James Alec Hardy: Some Things are Clearer in the Dark at Kristin Hjellegjerde Gallery

British artist James Alec Hardy’s first solo show ‘Some Things are Clearer in the Dark’ completely lights up the Kristin Hjellegjerde Gallery.

James Alec Hardy focuses his art creations on the notions of knowing and not knowing, fact and fiction, and what he refers to himself as “perception management”. ‘Some Things are Clearer in the Dark’ explores the concept of what Hardy refers to as ‘doors in doors in doors’, which serves as a reminder to viewers that there is always more than one way to go in life.

The exhibition explores the use of portals and false doorways. Portals contain an unknown certainty that entering one could either take you to your intended destination, or take you somewhere unexpected. Portals contain the potential to lead us into an infinite amount of places unknown.

Portals in architecture are used as openings for buildings or gateways, often appearing as grand entrances to important structures. The surface of these portals may be made with simple building materials but they are decorated with the most exquisite ornamentation. In fantasy, portals generally refer to magical doorways that connect to distant locations separated by spacetime, taking users to magical places, other worlds and dimensions, the past or future and and other plains of existence. Hardy’s “portals” have an air of fantasy about them, leading viewers to wonder where, if they could, would they travel to should they step through the hypnotic mass of colours and lights presented by the artist.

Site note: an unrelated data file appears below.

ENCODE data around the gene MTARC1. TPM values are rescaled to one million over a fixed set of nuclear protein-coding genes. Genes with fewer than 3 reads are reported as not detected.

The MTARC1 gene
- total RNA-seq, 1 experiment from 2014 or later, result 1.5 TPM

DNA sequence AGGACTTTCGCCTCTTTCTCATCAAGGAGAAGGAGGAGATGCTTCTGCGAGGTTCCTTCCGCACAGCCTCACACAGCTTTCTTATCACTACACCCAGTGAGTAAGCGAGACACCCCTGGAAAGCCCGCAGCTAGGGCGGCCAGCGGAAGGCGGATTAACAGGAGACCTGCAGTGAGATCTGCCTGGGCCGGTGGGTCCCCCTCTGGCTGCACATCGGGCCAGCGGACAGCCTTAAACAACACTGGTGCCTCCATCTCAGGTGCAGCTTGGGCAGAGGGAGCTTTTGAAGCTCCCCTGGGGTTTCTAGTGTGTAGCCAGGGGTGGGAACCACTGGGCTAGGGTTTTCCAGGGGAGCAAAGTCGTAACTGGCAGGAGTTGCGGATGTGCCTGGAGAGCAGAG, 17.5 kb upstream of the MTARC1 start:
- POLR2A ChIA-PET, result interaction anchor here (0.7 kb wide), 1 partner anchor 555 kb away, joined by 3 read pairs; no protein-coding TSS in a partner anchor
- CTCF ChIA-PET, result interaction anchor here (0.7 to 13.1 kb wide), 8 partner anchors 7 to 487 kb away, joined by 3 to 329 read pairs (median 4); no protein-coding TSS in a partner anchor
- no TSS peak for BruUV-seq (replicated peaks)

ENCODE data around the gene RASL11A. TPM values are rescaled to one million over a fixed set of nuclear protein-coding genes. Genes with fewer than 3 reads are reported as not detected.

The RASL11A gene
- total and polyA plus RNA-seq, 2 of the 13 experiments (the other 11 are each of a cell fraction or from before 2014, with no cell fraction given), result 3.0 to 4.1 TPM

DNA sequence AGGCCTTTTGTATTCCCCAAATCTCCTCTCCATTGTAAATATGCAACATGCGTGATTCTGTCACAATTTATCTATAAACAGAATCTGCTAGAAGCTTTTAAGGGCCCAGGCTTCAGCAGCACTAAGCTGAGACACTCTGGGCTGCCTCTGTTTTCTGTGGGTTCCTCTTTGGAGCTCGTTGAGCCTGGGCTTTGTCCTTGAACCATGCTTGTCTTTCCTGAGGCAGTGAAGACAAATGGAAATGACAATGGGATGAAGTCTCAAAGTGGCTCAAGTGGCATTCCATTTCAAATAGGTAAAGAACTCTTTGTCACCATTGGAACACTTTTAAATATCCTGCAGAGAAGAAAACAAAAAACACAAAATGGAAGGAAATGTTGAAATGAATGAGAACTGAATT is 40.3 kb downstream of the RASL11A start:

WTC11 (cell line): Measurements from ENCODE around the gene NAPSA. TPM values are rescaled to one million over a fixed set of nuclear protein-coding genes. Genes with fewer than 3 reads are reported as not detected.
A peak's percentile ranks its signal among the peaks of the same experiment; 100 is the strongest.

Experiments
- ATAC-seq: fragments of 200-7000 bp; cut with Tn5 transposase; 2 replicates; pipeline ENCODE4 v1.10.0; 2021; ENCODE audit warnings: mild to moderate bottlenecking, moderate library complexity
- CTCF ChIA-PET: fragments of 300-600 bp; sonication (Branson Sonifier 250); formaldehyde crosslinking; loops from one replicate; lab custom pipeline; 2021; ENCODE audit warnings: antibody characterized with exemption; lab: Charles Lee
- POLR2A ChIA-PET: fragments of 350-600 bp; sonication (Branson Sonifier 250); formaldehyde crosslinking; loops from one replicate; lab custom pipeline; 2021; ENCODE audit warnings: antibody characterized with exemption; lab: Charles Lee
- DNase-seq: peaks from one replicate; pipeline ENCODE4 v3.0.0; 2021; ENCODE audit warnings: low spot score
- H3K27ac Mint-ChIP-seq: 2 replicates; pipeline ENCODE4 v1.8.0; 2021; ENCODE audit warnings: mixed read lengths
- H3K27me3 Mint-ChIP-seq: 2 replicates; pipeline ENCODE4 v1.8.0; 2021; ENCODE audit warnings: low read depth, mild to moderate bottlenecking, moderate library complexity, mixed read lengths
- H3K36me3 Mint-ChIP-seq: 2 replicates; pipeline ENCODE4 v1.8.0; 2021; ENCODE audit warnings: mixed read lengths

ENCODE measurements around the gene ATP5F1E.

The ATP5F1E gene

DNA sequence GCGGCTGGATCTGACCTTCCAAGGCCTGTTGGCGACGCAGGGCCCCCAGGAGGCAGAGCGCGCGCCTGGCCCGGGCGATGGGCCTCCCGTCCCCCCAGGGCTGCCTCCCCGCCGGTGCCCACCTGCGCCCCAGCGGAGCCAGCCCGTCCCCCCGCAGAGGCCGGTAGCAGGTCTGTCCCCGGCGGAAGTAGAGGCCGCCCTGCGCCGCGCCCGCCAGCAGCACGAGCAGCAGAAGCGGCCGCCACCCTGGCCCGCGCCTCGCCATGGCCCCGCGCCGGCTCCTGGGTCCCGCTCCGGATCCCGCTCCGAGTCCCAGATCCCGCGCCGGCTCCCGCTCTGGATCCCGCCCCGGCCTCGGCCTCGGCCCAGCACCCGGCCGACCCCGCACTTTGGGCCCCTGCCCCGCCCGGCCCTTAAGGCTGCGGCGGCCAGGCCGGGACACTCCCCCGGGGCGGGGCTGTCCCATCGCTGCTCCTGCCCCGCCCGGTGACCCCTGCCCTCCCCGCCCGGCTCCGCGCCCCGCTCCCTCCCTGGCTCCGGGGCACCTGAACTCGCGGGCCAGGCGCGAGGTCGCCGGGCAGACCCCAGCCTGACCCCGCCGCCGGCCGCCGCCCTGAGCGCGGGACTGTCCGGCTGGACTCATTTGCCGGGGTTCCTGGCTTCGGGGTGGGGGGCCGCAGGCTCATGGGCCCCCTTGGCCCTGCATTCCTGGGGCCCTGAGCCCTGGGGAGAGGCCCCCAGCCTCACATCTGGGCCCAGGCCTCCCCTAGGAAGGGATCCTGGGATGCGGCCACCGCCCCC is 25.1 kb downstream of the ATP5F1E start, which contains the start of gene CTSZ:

False doors on the other hand represent the exact opposite to portals: solid, hard and sealed shut. False doors usually have no obvious point of entry and need to be opened for us by some higher power or hidden keyhole. The Ancient Egyptians believed false doors were a threshold between the world of the dead and the living, through which a deity or deceased being could enter and exit. The exhibition gives viewers hints and machinery and cables connected to the artworks, not dissimilar to having a peek behind the curtain in the Wizard of Oz, revealing to the viewers the honest way in which the effect of the “portals” is created.

Hardy’s work features a heavy usage of geometry, opting for the use of optics rather than HD projectors, paying homage to the theory suggesting that grand painting masters of the 17th century used lenses to attain the incredible, innovative way in which they depicted the world around them.

Hardy built bespoke steam-punk video projectors, making the videos a little fuzzy. These projectors are best seen at work in the ‘dark room’ of the exhibition, which cements the exhibition title, “Some Things are Clearer in the Dark”.

The ‘dark room’ is a small room in the gallery closed off by a thick, black velvet curtain, which allows absolutely no natural light into the room. Once inside, viewers could lose themselves for days (or at least until the gallery closes), watching the projectors cast stunning displays of light on the walls, creating completely unique geometric patterns and images, accompanied by trance-inducing low humming music. The immersive experience of the room, wrapped in darkness while being surrounded by faint flickering lights, creates moments of magic for viewers enjoying the illusions. The ‘dark room’ also calls for a sense of trust from viewers who disappear behind the curtain, into a room where they're blind, relying solely on the small lights and sound to guide them, not knowing what lies on the other side - much like entering a portal.

The darkness of the experience makes it difficult to capture the images and the experience on a phone or a camera, giving viewers the chance to select what they deem shareable on social media. However, that is exactly the point of this exhibition, for you to go and see it for yourself, and lose yourself as you step through the portal into James Alec Hardy’s hypnotic world of colour emerging from the void of darkness.

'Some Things Are Clearer in the Dark' is on show at Kristin Hjellegerde Gallery until 11th November.  More information may be found here.

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